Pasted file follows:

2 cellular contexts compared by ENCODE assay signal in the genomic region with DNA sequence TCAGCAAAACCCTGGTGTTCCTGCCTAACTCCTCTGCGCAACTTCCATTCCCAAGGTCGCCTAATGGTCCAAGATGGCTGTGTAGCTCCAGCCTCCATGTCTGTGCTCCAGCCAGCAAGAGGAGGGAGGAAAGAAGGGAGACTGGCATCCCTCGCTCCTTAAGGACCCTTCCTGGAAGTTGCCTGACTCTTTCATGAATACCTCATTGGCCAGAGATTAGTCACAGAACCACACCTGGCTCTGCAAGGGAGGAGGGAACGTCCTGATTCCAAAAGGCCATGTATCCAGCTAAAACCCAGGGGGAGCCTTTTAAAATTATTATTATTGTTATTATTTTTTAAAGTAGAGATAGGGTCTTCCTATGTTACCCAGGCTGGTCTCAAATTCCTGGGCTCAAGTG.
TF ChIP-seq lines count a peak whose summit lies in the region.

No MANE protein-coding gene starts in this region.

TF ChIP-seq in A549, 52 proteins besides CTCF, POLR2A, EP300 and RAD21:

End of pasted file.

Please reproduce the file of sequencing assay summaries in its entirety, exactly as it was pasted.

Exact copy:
2 cellular contexts compared by ENCODE assay signal in the genomic region with DNA sequence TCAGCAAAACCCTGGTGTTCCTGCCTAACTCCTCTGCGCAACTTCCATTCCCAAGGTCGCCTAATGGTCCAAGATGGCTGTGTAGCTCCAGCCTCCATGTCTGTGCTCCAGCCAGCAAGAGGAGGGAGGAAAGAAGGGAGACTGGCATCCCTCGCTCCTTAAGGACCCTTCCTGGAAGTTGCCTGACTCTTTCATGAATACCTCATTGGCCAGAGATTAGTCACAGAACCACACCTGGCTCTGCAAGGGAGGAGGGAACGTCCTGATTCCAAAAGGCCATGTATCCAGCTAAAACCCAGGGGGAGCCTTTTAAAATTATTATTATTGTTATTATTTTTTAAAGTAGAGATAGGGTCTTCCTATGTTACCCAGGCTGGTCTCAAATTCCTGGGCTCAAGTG.
TF ChIP-seq lines count a peak whose summit lies in the region.

No MANE protein-coding gene starts in this region.

TF ChIP-seq in A549, 52 proteins besides CTCF, POLR2A, EP300 and RAD21: